DESCRIPTION (provided by applicant): HIV is now known to induce massive depletion of CD4+,CCR5+, memory T cells in the Gut Associated Lymphocyte Tissue (GALT) in macaques and humans within weeks following primary infection. Brenchley et al recently proposed that the microbial translocation of bacterial products into the systemic circulation from the gut in the wake of this massive T cell depletion may be a primary factor driving the persistent immune activation which characterizes chronic HIV infection. Most of the data supporting this hypothesis is cross-sectional and was obtained from adult patients. This study will determine whether there is a longitudinal correlation between increased levels of markers of microbial translocation and persistent immune activation in perinatally infected children. More specifically, it will determine whether increased circulating levels of lipopolysaccaride (LPS) and 16Sribosomal DNA(2 bacterial products) correlate with increased immune activation as evidenced by enhanced expression of the following markers: CD8+CD38+HLA-DR+, CD8+, CD38+, CD8+ HLA-DR+ T cells, and soluble CD14. Any specimen that has measurable 16SrDNA will also undergo qualitative 16SrRNA genomic amplification to determine what bacterial genus/species are being translocated. It will also determine whether there is a decline in the levels of these markers of microbial translocation which correlates with the decline in immune activation following the initiation of antiretroviral therapy. Recent evidence has also suggested that disturbances in the bacterial gut flora adversely affect adaptive immunity. To investigate this possibility which might further exacerbate the effects of microbial translocation by favoring the growth of more pathogenic species versus the usual symbiotic flora, this study will also determine whether there are significant differences in the proportions of major bacterial divisions comprising the enteric flora of HIV infected versus HIV uninfected children using the same 16SrRNA genomic amplification to characterize the microbial flora. If a correlation between the markers of microbial translocation and immune activation is confirmed and alterations in the microbial community that comprises the gut flora is detected, then a greater understanding of HIV pathogenesis may be gained and another potential therapeutic target identified; one that might allow us to disrupt the continuing cycle of immune activation that promotes HIV disease progression.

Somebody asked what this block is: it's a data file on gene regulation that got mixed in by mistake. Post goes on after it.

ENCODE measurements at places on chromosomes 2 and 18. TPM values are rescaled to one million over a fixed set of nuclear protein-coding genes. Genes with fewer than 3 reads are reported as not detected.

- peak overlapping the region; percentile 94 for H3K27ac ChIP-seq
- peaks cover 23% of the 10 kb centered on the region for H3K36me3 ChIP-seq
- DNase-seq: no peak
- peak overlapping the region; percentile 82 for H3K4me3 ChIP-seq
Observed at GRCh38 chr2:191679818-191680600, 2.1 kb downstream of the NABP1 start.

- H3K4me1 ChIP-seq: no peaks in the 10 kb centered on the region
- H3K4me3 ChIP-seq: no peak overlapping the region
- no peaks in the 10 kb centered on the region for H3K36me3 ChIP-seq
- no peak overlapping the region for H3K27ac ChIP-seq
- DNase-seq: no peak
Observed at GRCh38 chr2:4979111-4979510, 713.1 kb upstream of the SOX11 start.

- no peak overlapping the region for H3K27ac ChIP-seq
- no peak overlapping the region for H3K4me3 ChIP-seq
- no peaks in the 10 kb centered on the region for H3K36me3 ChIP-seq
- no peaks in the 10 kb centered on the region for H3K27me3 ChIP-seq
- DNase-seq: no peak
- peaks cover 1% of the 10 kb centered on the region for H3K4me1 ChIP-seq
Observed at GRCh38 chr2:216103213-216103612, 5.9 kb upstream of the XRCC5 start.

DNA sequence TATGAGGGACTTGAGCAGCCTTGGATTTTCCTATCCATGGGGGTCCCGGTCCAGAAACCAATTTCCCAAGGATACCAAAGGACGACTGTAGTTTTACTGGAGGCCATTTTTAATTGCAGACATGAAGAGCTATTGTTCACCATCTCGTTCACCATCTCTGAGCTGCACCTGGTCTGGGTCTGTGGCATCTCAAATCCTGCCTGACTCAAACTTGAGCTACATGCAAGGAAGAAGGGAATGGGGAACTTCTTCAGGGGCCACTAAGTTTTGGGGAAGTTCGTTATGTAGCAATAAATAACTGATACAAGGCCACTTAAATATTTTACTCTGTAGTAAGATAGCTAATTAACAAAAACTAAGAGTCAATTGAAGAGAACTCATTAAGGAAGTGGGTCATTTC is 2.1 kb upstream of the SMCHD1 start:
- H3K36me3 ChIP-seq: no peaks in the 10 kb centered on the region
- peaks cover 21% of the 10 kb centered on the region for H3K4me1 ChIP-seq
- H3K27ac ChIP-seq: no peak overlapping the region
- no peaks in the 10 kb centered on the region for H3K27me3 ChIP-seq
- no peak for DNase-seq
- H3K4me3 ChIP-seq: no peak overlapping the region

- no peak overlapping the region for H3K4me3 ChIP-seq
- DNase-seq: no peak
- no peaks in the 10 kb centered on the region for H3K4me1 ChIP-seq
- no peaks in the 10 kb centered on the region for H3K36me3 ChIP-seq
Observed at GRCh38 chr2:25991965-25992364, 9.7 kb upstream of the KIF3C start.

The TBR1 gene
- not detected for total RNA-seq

|Effective start/end date||9/1/11 → 8/31/18|
- National Institute of Allergy and Infectious Diseases: $368,121.00
- National Institute of Allergy and Infectious Diseases: $346,089.00
- National Institute of Allergy and Infectious Diseases: $381,563.00
- National Institute of Allergy and Infectious Diseases: $367,964.00
- National Institute of Allergy and Infectious Diseases: $379,256.00
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